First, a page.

In the Big Inning

Baseball is, of course, a biblical game because we are taught "the homer shall be the standard measure" (Ezekiel 45:11, RSV).  Jesus was looking for the diamond when he asked, "Where are the nine?"  (Luke 17:17)  Baseball is congenial to Christians because it is played in green pastures and often beside still waters (in Pittsburgh, however, we can cross three rivers to get to the park).

Throwing in the Towel

Our son Gary was born in a hospital connected with the prison where his mother was serving time for grand theft.  With a birth weight slightly more than three pounds, Gary could whimper softly but was too weak to cry for his first year on Earth.  We were told Gary would never walk because to his mental retardation was added cerebral palsy affecting all four limbs.

The Center Findint Its Voice

Is the center -- the 75-80 percent of the Presbyterian Church (U.S.A.) between the theological/ideological ends of the spectrum -- finally finding its voice? The actions of the 212th General Assembly which recently concluded in Long Beach, Calif., indicate a new self-consciousness on the part of the great majority of Presbyterians and new possibilities for moving forward in faithfulness to our calling.

A Chest Hair Named Fred

When he was a teen-ager, my son, who was not wearing a shirt, approached his mother and said,

"Look, Mom."  "I'm looking."  "What do you see?"  "I see your chest."  "Yes, but what do you see on my chest?"  "What am I supposed to see on your chest?"  "You're supposed to see a chest hair named Fred."

The Gun Lap

I am often, and rightly, described as an athletic supporter.  I love all sports but especially track and am proud to say that I am one of the few persons in the world to see Bobby Morrow (1956 Olympic gold medals at 100 and 200 meters and the 4-by-100 relay) run a full quarter mile.

On Barking Dogmas

Fundamentalist and Modernist; Liberal and Conservative.  Sadly, these clumsy assignations are still made by Presbyterians.  I regret to say that I am myself victimized by this distinction, and I regret even more that I perpetuate its use.  The Apostle Paul discusses the broader problem of "we" and "they" (or to be more objective -- "us" and "them") in Philippians 1:15-18, coming to the remarkable conclusion that we should rejoice because Christ is being proclaimed, whether by "them" in pretense or by "us" in truth.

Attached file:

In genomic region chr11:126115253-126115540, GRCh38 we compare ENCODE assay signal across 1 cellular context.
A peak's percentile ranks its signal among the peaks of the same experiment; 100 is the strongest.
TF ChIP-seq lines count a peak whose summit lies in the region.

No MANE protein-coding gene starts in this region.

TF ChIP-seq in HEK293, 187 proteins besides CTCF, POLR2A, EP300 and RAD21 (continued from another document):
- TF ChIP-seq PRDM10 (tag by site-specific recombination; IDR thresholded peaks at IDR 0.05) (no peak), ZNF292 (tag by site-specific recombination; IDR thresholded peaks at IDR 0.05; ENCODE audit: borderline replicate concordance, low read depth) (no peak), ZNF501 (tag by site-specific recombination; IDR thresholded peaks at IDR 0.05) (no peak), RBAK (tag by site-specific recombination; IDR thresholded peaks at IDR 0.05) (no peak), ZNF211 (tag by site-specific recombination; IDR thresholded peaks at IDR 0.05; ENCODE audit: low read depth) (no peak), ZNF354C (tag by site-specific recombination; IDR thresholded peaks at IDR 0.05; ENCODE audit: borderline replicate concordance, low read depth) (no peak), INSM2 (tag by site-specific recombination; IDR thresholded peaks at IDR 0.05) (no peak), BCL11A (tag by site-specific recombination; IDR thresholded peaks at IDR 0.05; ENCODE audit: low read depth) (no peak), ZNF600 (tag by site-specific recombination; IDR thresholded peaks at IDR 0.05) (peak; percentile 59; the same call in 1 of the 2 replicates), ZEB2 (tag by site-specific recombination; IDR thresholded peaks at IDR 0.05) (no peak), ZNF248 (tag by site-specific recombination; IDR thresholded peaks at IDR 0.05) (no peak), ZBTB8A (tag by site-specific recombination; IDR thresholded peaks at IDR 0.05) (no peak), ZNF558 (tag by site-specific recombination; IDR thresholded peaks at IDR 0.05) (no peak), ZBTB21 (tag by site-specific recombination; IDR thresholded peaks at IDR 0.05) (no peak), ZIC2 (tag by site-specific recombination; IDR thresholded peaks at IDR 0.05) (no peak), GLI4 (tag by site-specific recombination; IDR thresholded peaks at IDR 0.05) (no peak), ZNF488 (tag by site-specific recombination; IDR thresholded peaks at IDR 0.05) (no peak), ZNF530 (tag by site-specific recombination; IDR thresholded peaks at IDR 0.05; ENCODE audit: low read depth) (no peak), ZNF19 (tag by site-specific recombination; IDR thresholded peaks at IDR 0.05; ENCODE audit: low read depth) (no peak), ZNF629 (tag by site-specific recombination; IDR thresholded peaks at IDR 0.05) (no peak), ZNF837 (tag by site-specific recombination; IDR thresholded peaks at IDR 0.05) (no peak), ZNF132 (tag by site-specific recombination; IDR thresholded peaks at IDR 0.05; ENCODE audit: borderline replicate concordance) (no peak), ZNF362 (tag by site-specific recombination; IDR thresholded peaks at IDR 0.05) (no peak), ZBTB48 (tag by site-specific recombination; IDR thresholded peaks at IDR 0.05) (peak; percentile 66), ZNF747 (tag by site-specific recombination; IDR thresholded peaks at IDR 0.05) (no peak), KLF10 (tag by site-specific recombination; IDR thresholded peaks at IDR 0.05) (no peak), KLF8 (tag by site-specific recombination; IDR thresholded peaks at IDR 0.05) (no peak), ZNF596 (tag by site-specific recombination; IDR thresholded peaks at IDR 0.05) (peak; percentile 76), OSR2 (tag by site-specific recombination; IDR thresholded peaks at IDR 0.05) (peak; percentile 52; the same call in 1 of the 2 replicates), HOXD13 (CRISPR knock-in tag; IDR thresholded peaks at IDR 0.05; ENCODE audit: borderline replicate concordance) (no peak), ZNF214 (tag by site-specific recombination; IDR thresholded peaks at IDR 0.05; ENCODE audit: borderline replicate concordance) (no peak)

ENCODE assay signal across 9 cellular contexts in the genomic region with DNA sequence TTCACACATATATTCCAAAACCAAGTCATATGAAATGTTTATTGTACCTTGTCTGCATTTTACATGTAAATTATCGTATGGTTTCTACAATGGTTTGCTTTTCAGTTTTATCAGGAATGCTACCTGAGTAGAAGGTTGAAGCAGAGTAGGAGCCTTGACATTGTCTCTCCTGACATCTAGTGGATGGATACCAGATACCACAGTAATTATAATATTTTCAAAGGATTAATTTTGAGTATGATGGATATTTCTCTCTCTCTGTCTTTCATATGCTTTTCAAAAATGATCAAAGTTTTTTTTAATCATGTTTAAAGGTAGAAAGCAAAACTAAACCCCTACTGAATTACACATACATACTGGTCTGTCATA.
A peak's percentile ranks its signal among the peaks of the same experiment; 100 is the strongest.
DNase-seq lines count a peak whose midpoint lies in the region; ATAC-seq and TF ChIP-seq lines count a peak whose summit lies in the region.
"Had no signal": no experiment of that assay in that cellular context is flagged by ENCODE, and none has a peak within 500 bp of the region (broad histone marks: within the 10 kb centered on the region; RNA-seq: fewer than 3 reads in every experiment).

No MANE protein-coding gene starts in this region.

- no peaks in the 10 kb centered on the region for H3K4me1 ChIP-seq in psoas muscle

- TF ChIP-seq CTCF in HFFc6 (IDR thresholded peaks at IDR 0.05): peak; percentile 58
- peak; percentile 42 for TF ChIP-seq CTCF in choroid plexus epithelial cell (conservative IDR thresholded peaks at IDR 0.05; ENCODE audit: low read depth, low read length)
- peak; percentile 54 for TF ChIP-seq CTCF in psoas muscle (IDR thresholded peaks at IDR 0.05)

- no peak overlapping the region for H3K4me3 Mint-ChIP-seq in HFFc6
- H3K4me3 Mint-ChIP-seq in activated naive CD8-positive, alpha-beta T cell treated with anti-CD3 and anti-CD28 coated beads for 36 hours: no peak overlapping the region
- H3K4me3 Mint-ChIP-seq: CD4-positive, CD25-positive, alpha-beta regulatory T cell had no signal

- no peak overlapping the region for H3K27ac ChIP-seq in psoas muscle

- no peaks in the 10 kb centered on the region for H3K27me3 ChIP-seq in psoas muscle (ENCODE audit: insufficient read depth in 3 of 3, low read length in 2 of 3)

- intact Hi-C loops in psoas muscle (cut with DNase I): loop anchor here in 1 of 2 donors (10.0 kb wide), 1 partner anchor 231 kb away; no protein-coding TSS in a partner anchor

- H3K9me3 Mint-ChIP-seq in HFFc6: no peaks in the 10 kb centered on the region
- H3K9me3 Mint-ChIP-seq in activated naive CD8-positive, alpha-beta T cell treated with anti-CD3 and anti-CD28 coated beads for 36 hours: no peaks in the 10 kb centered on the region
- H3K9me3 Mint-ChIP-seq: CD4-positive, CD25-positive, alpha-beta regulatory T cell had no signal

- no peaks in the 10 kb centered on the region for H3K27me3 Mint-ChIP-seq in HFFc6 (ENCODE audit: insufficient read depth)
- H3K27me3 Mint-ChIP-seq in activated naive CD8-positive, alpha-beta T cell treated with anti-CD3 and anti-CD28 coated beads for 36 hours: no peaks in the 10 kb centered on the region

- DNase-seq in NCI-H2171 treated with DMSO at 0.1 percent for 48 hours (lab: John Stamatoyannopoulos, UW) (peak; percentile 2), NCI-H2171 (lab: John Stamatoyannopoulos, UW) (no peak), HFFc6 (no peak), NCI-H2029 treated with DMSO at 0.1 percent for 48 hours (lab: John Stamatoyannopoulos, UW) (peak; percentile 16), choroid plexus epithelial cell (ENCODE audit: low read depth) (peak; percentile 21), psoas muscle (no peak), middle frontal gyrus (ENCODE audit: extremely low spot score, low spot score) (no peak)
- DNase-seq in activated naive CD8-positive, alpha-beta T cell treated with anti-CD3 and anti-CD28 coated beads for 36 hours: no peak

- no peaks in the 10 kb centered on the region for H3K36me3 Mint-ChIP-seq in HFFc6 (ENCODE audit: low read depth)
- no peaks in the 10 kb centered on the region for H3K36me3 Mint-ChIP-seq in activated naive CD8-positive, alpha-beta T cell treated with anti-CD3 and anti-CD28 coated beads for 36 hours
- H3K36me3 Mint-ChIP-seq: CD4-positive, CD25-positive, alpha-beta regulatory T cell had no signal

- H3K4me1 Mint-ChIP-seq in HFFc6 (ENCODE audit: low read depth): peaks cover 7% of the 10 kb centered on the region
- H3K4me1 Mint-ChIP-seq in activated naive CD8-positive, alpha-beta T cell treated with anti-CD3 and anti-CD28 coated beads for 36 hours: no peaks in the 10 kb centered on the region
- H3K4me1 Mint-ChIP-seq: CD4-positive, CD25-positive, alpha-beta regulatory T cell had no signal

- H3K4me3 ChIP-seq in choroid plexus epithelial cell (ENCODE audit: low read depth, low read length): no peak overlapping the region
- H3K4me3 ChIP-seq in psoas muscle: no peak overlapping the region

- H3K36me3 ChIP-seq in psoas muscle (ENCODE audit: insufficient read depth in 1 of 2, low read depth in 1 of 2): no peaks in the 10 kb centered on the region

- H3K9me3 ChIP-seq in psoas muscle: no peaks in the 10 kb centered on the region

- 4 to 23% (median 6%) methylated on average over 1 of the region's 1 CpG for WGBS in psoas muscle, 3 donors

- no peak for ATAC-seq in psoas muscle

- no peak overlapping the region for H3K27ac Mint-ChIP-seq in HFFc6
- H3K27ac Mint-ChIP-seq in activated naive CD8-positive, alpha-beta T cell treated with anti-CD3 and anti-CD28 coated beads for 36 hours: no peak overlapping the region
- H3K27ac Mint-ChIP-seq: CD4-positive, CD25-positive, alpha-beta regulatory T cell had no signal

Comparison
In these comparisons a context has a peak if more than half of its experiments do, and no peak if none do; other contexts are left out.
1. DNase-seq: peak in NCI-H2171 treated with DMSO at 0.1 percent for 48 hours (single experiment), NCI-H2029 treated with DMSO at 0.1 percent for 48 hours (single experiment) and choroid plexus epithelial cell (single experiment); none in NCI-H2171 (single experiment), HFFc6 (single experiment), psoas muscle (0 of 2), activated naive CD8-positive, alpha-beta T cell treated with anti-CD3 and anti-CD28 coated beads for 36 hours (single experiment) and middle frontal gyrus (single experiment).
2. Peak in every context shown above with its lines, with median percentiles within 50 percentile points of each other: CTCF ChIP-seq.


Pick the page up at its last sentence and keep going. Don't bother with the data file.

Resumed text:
Ardor vs. Order

As a lifelong student of muliebrity, I have learned that Earth has few intellectual delights to compare with the satisfaction of embarrassing the woman you love.  Although I. Kant say it out loud, an axiom of both pure and practical reason holds that a woman will never get angry at you if you are trying to express your devotion to her.

Panic in the Pulpit

Most of us learn to preach by imitation and we imitate what we admire.  When I was in seminary, the preacher I most admired wrote his sermons in a black, 6 b 9 notebook -- so I bought a 6 by 9 notebook.

Moreover, I noticed that when he was ready to turn a page, he made a dramatic gesture toward heaven and while everyone was looking up, he flipped the page.  I practiced that maneuver too.

Squirrels in My Attic

On August 11, 1991, after 37 years of devoutly offering burnt offerings to heaven, I smoked my pipe for the last time, quitting, as they say, cold duck.  I had taken up pipe smoking because I thought it denoted a kindly, reflective, manly person such as I considered myself to be.

Awl or Nothing

Last year a billboard emblazoned the conviction that the best thing a father can do for his children is to love their mother.  Surely, by now, every father has figured that out although, given human weaknesses, it is not always possible.  Certainly love is a big subject.  For the rationalists, Dante, reflecting Aristotle, declares in the lst line of The Divine Comedy  that love makes the world go around.  For the romantics, King Arthur by way of Camelot insists that the way to handle a woman is to love her, love her, love her.